PITTSBURGH — On Monday and Tuesday, Oneil Cruz and Bligh Madris took turns achieving things not seen from a Pirate in decades. First with a hit, RBI and stolen base in their first game; hardest thrown ball on the infield in the Statcast era; first player with seven RBIs in their first three games. The pair had helped put a charge into a team that was in desperate need of some positive momentum.

On Wednesday in a 14-5 loss to the Chicago Cubs, the Pirates had a player make the sort of history they would have liked to avoid.

With right-hander Zach Thompson on the 15-day injured list, the team needed a spot starter. They called on right-hander Jerad Eickhoff, who had a 4.84 ERA in 48 1/3 innings with Class AAA Indianapolis this season. Eickhoff allowed 10 earned runs, including a seven-spot in the second inning, becoming the first pitcher in Pirates history to allow 10 earned runs in his team debut.

What’s more, the last time Eickhoff started an MLB game, he also allowed 10 earned runs as a member of the New York Mets. That fact makes him the first pitcher to allow 10 earned runs or more in back-to-back starts since Chubby Dean with the Philadelphia Athletics in 1940.

The fact that right-hander Chase De Jong tossed 3 2/3 shutout innings to follow Eickhoff up was of little consolation by that point, as the Pirates’ three-game winning streak came crashing to an unsightly halt.

These sorts of games happen, and the Pirates have even been defeated more soundly by the Cubs this season. The outcome was notable still because it suggests a deeper problem with the Pirates’ starting pitching depth at the moment.

The fact that Eickhoff was fully rested to get a start obviously aided in the team’s decision to give him a call, but if it weren’t him, their options would still have been relatively limited. Bryse Wilson was demoted earlier this season, and in his last spot start against the St. Louis Cardinals, he allowed seven earned runs himself over five innings. Right-hander Cody Bolton has put up strong numbers, but the Pirates haven’t given him a call yet, and No. 12 prospect Mike Burrows was only recently promoted to Class AAA after dominating Class AA Altoona.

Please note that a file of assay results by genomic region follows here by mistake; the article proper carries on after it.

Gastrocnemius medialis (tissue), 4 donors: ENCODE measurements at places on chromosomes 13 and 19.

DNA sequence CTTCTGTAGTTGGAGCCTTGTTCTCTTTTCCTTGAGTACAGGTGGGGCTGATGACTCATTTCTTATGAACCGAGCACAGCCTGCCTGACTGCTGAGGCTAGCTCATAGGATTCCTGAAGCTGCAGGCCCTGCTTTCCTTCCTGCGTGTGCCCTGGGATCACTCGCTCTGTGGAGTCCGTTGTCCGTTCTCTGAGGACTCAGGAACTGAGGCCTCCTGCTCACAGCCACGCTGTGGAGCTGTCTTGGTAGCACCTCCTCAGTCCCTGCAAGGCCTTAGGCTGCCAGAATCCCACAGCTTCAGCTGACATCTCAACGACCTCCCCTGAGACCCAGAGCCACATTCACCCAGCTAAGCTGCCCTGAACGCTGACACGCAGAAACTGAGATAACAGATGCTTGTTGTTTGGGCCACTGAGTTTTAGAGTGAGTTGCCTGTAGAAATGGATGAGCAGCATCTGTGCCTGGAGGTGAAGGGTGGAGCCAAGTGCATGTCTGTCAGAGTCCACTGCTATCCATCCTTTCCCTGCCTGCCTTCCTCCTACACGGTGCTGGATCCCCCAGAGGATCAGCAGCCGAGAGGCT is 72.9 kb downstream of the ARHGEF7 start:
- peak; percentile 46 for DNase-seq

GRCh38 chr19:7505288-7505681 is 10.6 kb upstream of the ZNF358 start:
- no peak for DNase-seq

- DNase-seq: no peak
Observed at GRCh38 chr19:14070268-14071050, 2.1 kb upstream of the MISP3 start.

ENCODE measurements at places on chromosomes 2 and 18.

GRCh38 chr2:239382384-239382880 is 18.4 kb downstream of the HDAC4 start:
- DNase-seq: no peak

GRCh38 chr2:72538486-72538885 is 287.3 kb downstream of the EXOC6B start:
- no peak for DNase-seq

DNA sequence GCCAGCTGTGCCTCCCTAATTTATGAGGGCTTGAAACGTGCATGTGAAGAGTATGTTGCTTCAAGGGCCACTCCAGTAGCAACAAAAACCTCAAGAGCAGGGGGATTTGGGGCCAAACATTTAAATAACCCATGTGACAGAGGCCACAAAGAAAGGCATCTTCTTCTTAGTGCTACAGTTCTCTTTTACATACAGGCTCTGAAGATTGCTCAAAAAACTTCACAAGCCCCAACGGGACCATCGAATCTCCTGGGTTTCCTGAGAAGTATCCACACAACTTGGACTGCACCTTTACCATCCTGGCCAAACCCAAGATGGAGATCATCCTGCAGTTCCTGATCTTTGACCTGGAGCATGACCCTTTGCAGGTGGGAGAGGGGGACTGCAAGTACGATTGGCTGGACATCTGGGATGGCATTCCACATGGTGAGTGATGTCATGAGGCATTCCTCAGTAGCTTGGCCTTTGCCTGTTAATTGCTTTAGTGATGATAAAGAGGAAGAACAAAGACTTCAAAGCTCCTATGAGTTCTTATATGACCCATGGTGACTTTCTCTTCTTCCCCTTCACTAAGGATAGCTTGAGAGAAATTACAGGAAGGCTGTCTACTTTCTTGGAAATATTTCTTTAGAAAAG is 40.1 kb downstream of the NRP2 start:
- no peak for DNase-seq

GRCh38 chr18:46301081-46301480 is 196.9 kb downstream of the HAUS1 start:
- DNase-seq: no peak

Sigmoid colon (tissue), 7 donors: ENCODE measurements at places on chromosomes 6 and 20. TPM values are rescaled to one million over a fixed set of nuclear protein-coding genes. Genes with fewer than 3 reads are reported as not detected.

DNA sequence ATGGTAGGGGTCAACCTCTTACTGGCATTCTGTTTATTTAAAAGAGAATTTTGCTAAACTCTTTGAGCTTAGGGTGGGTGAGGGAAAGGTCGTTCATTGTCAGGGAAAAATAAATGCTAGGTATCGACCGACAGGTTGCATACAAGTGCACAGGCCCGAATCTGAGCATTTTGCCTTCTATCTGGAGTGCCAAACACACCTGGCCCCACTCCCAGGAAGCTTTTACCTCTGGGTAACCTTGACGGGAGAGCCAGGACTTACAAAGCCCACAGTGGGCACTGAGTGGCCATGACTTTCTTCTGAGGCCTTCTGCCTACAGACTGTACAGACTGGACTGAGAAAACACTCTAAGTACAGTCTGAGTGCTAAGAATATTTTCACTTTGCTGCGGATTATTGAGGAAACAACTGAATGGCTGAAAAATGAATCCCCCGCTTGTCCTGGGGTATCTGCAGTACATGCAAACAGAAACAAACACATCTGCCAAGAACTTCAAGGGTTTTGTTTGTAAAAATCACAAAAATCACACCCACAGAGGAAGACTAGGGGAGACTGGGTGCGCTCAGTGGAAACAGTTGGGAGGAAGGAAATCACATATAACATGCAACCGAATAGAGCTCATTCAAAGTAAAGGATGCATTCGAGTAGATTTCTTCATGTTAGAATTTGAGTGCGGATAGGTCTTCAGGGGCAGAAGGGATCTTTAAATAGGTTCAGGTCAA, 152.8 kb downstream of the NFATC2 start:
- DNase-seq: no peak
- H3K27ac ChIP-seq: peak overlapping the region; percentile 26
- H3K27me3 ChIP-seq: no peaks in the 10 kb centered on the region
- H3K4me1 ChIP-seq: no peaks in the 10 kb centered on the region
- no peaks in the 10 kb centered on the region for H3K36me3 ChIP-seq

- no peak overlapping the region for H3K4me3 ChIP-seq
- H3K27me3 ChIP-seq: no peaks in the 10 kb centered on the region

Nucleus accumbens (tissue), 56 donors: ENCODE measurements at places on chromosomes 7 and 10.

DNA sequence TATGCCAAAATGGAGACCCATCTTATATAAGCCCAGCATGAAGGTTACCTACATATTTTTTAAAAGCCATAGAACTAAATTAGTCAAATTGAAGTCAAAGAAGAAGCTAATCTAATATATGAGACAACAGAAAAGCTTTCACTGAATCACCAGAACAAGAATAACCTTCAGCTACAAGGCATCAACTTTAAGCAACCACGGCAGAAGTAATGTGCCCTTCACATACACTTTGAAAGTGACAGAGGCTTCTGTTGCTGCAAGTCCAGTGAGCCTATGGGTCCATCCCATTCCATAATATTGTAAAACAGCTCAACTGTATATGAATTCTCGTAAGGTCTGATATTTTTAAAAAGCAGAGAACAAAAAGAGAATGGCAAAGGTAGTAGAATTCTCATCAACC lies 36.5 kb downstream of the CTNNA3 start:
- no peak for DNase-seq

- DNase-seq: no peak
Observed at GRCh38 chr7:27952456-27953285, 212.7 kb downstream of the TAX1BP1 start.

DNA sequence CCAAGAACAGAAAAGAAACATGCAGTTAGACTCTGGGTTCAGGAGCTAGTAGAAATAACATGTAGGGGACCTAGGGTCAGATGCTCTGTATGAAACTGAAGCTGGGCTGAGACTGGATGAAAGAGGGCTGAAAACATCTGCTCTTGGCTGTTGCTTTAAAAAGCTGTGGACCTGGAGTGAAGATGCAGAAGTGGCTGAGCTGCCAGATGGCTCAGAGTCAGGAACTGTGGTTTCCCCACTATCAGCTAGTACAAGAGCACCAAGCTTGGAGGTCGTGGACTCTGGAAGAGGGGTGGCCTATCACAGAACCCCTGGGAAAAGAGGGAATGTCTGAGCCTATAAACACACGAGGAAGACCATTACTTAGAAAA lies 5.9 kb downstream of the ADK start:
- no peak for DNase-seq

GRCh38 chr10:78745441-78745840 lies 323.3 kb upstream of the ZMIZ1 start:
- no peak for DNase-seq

In the past, they might have called on Max Kranick, but he’s out for the foreseeable future after undergoing Tommy John surgery. A bullpen game may have been feasible, too, especially with De Jong tossing 3 2/3 innings anyway.

Perhaps the fact that the Pirates went with Eickhoff hints that they wanted to give Eickhoff a look at some point this season anyway. Hindsight is 20/20 on that, but the fact that a couple of injuries left them with so few options speaks to the idea that there is more work to be done to build a fuller complement of starting options at the top of the organization.

It’s also fair to find disappointment in the Pirates’ offensive output Wednesday, especially considering they’d scored 19 runs in the first two games of the Cubs series combined. They were completely shut down by Cubs starter Keegan Thompson, who allowed just four hits on the night. All of those came in the first four innings, too, with infielder Diego Castillo’s solo homer — his fifth of the season — the highlight.

Even he wasn’t spared from the indignation of Wednesday’s loss, though. After De Jong got the Pirates through the eighth inning, Shelton called on Castillo to take the mound. He walked two, hit another, then allowed a grand slam to Alfonso Rivas to make it 14-1.

The only real solace came in the ninth inning, when the Pirates rallied for four meaningless runs, scoring them on an RBI error off Cruz’s bat and a three-run, bases-clearing double from Madris. On Monday and Tuesday, it was those types of plays from those two players that drove the Pirates to impressive wins. On Wednesday, those plays provided nothing more than a footnote in an otherwise discouraging defeat.

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